Digital lenders are in hot water in Asia. Various authoritative bodies are stepping up to increase reign in the financial services sector, which for most of its existence has operated with very little oversight in countries such as India and Indonesia.
Currently, there exist countless apps and websites offering easy-to-access loans in both India and Indonesia where a sizeable chunk of the population is still unable to get access to the formal credit system.
According to the World Bank, as of 2017, 190 million individuals in India did not even possess a bank account whereas in Indonesia the number stood at 95 million.
Now, officials are struggling to increase supervision in the fast-growing sector as there are thousands of lending apps which operate illegally amid many that are operating legally.
The illegal apps are notorious for preying on their consumers (who often have limited financial literacy) by charging them hefty interest rates, harvesting their personal information from their phones, harassing their family members on call and so on.
Niki Luhur, Chairman of Indonesia Fintech Association, in a statement about the same, expressed how trying to police online lending apps is very similar to playing a game of “Whac-A-Mole” because the bad apples always manage to somehow slip through the system.
Last month in India, the RBI aka The Reserve Bank of India set up a panel in order to strengthen vigilance over the digital lending space after taking note of the increasing public alarm about the proliferation of illegal lending apps whose recovery-tactics have been linked to suicides and led several police investigations and arrests as well.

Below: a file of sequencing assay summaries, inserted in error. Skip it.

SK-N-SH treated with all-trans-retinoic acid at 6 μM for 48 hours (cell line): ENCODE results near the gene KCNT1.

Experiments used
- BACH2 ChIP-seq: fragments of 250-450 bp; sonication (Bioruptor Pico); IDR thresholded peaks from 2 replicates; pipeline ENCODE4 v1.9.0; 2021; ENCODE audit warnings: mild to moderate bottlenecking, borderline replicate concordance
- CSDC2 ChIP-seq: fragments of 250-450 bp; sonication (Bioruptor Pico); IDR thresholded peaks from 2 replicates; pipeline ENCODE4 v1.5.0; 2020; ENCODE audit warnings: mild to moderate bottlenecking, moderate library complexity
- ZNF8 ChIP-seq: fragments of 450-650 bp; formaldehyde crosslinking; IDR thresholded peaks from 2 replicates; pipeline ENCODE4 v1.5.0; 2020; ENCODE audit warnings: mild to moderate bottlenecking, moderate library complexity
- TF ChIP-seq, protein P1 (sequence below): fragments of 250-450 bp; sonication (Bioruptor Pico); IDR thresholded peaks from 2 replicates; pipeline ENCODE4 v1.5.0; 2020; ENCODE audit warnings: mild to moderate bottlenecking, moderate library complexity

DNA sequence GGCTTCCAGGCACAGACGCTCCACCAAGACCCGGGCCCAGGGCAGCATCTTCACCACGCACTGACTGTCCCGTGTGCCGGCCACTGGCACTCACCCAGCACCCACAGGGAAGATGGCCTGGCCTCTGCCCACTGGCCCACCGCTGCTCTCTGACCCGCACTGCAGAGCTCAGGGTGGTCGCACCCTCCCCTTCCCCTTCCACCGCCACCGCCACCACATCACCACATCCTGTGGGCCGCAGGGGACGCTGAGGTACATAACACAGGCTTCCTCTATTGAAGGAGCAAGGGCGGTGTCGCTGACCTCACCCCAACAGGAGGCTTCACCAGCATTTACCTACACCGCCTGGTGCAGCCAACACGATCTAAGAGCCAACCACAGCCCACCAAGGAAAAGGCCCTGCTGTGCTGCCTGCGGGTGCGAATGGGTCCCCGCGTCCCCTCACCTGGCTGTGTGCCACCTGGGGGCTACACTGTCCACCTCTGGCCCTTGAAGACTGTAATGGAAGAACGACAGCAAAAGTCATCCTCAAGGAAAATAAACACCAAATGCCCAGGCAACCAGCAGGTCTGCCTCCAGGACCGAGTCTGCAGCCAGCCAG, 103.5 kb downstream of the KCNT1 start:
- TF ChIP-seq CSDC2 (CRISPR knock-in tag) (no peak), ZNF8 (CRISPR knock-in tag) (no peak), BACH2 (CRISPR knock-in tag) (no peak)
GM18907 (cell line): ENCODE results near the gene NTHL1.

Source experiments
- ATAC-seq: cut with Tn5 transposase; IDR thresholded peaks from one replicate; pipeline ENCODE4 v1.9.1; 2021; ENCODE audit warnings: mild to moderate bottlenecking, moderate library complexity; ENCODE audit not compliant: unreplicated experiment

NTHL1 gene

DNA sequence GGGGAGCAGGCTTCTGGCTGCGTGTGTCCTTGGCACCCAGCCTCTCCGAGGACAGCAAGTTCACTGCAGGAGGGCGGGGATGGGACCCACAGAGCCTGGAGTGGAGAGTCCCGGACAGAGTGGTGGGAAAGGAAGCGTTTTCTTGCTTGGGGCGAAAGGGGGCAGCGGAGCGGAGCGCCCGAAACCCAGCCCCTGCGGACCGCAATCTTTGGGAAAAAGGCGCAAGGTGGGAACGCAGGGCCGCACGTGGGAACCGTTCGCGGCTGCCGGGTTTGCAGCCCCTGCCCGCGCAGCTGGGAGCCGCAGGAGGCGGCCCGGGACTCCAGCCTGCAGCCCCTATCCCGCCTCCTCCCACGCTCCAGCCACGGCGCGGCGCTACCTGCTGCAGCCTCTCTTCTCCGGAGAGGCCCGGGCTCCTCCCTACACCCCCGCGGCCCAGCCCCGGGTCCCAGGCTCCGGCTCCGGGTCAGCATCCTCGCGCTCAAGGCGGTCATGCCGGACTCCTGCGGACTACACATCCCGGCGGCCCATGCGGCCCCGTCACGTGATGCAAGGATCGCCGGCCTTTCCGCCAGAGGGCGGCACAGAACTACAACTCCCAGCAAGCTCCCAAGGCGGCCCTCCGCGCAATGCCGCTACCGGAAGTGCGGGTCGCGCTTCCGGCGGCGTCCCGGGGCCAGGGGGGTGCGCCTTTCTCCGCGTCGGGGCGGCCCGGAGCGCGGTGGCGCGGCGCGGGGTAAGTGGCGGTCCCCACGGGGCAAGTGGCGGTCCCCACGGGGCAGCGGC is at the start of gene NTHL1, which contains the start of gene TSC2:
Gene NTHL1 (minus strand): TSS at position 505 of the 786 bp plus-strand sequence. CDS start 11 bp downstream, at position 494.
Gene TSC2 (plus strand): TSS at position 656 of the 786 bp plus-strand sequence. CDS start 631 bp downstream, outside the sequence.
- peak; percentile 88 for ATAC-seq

Prior to that, Google faced a lot of criticism in India for hosting credit lending apps after which it went on to announce it will remove all non-compilers from its app stores.
Similar to India, Indonesia’s Financial Services Authority (OKJ) has also stepped up its regulation efforts. Last year, they drew up draft proposals in order to make existing rules stricter by significantly boosting paid-up capital requirements and mandating that more board meetings take place throughout the financial year.
Soon, Indonesia might also force online lenders to secure funds from offshore investors who are already involved in the financial services sector. Besides that, the OKJ body of the country has already put in motion several measures to curb illegal apps and lenders by partnering up with other ministries to block or ban them as per the rules.
That being said, now because of the broader clampdown on the financial services sector, there has emerged a new problem. The strict rules and oversights have now started attracting heavy lobbying from the regulated fintech firms and their investors who are worried they might get caught up amid the intricacies of the new regulations and ultimately end up getting served as collateral damage.
Co-founder of MobiKwik (which offers consumer loans) Upasana Taku, in a statement about the same, said: “The RBI and government will do anything and everything to protect the consumer. I just hope they don’t go so far that it kills the proposition”.
Similarly, Chief executive of Mandiri Capital Indonesia Eddi Danusaputro, citing the increase in required paid-up capital as an example. warned that some of OJK’s proposed requirements are “too strict” and could easily stifle what he believes is a booming industry.
Thus, all in all, it now remains to be seen how far can regulation be extended to clean up the bad apples while making sure it doesn’t trample the ones who are operating well within the legal boundaiers. We will keep you updated on all future developments. Until then, stay tuned.